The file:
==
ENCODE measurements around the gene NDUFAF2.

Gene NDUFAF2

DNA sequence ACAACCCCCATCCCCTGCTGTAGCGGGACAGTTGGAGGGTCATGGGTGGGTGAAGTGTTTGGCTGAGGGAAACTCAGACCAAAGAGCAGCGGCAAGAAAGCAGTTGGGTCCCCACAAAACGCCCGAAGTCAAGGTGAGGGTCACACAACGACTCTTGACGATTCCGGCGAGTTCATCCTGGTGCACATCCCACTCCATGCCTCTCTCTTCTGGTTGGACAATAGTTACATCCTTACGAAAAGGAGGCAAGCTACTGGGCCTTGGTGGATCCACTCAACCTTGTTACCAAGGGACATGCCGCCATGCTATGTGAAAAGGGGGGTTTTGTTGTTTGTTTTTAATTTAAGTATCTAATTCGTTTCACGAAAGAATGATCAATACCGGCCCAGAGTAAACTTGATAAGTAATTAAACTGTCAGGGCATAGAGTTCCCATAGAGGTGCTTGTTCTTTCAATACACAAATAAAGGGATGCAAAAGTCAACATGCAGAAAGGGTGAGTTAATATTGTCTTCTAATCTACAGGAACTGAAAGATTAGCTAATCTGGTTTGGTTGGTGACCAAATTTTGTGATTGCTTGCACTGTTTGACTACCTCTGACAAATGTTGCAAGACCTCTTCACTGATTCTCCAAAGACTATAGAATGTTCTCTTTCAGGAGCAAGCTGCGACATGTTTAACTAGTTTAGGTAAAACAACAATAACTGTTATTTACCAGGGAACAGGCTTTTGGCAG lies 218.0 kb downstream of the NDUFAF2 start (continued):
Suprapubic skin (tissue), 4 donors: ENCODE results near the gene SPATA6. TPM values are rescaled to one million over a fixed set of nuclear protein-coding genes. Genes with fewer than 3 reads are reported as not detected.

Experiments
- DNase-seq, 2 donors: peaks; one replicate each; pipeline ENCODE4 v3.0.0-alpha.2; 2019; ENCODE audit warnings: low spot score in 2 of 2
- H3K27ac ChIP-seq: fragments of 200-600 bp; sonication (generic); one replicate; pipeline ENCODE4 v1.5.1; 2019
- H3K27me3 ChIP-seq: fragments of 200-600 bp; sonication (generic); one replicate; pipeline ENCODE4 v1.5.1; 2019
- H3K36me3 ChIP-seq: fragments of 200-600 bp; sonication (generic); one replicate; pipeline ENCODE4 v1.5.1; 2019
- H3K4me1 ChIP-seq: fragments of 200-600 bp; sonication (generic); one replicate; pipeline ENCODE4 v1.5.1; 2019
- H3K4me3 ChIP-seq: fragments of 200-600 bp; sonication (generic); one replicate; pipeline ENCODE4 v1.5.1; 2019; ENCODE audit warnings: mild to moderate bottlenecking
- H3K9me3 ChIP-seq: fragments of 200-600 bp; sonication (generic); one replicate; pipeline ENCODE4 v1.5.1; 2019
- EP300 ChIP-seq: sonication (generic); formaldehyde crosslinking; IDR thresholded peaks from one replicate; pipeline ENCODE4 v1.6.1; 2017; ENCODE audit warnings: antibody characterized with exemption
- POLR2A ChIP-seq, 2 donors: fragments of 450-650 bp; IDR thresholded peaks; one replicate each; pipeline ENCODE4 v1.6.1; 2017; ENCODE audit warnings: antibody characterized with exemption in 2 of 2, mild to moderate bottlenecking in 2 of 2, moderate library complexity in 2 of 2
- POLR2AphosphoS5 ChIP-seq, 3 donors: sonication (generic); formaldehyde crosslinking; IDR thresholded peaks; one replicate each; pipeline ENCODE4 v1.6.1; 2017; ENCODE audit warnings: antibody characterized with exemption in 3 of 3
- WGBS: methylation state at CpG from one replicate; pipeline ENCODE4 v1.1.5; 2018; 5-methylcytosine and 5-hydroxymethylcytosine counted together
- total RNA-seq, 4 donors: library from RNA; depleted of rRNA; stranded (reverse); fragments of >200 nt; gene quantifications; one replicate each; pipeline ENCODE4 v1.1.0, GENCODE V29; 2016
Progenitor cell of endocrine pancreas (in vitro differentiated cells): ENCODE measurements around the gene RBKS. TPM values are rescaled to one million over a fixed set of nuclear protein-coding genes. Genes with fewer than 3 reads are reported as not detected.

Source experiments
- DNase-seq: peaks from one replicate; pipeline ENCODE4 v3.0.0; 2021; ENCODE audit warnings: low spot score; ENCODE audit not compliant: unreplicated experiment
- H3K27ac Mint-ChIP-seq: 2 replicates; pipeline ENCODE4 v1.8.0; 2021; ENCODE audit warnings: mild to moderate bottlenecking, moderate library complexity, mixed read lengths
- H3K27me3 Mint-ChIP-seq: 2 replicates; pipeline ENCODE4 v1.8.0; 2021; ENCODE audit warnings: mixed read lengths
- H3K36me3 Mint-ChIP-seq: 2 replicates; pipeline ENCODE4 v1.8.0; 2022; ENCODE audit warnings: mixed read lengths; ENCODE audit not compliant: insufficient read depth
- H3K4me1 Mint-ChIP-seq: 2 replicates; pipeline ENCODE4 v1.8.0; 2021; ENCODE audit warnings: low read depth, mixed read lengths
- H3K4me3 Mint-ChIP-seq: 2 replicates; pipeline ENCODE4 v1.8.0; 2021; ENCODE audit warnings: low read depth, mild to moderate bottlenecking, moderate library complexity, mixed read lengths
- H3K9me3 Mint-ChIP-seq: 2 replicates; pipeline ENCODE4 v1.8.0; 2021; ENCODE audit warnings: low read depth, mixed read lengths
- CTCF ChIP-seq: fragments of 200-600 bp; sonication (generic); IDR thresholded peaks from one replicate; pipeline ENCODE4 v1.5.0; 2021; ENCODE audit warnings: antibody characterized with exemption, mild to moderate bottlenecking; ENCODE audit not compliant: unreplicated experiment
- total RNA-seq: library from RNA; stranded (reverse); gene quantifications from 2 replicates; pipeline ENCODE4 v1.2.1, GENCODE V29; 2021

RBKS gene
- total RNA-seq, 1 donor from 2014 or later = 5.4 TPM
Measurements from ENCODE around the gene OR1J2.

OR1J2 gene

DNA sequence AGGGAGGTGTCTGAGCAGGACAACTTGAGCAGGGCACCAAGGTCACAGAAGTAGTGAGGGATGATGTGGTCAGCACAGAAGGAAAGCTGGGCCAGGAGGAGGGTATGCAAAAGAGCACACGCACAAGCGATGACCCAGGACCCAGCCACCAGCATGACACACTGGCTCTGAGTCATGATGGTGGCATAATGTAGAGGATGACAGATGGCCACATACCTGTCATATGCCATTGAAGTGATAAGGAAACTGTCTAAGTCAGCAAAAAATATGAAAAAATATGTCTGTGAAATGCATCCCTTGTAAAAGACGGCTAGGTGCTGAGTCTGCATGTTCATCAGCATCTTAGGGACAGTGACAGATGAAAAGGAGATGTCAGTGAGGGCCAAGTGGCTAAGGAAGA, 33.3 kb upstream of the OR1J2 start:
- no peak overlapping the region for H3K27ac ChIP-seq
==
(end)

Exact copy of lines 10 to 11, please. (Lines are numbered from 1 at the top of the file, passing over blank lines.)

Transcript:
- H3K4me1 ChIP-seq: fragments of 200-600 bp; sonication (generic); one replicate; pipeline ENCODE4 v1.5.1; 2019
- H3K4me3 ChIP-seq: fragments of 200-600 bp; sonication (generic); one replicate; pipeline ENCODE4 v1.5.1; 2019; ENCODE audit warnings: mild to moderate bottlenecking